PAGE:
After President Ulysses S. Grant declined to seek a third term despite previously being expected to do so, Congressman James G. Blaine emerged as the front-runner for the Republican nomination. However, Blaine was unable to win a majority at the 1876 Republican National Convention, which settled on Governor Hayes of Ohio as a compromise candidate. The 1876 Democratic National Convention nominated Governor Tilden of New York on the second ballot.
The results of the election remain among the most disputed ever. Although it is not disputed that Tilden outpolled Hayes in the popular vote, after a first count of votes, Tilden had won 184 electoral votes to Hayes’s 165, with 20 votes from four states unresolved: in Florida, Louisiana, and South Carolina, each party reported its candidate had won the state, while in Oregon, one elector was replaced after being declared illegal for being an “elected or appointed official”. The question of who should have been awarded these electoral votes is the source of the continued controversy.
An informal deal was struck to resolve the dispute: the Compromise of 1877, which awarded all 20 electoral votes to Hayes; in return for the Democrats’ acquiescence to Hayes’ election, the Republicans agreed to withdraw federal troops from the South, ending Reconstruction. The Compromise in effect ceded power in the Southern states to the Democratic Redeemers, who proceeded to disenfranchise black voters thereafter.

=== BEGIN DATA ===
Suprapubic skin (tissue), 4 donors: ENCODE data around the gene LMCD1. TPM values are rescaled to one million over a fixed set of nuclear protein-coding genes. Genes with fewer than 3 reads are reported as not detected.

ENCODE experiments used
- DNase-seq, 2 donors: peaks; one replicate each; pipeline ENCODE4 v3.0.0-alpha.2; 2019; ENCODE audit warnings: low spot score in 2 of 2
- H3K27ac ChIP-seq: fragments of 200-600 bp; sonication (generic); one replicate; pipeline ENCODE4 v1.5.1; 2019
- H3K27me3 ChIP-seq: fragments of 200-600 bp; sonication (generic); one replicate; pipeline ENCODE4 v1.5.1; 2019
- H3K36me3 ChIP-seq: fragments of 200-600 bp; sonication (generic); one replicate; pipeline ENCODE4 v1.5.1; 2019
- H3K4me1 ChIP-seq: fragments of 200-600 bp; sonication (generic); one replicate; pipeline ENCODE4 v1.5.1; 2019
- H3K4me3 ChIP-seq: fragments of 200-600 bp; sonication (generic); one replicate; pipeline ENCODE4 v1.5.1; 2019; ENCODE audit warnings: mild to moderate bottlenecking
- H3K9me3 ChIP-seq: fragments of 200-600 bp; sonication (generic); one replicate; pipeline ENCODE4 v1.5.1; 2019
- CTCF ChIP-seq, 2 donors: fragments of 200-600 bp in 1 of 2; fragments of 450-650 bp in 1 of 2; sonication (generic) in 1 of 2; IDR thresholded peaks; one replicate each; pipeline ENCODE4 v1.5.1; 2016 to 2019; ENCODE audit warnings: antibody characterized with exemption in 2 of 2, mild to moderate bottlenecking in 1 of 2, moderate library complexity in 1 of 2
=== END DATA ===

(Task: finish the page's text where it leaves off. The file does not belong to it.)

Democrats, wanting Blacks back on the plantation. What a surprise… /sarc;
And from the “Everything old is new again” department:
The Democratic strategy for victory in the South was highly reliant on paramilitary groups such as the Red Shirts and the White League. Using the strategy of the Mississippi Plan, these groups actively suppressed black and white Republican voter turnouts by disrupting meetings and rallies and even using violence and intimidation. They saw themselves as the military wing of the Democratic Party
Just change the names. “Red Shirts” to Black Block Antifa. “White League” to BLM militants. Everything else is the same. Disrupting meetings and rallies. Using violence and intimidation. Military wing of the Democratic Party.
Well, it didn’t work then. Let’s hope (and work for) it not working now.
And when folks holler at you that it is an UNPRECEDENTED!! thing, shout back “Rutherford B. Hayes!”
For what it’s worth, this kind of hung process food fight is exactly what the Electoral College is there to reduce, and the final arbiter of Congress to end. A direct vote of the people for POTUS would be a nightmare as you would have to recount every single ballot everywhere in a dispute (like right now…). A functionally impossible task, and absolutely impossible to do right and free of all fraud.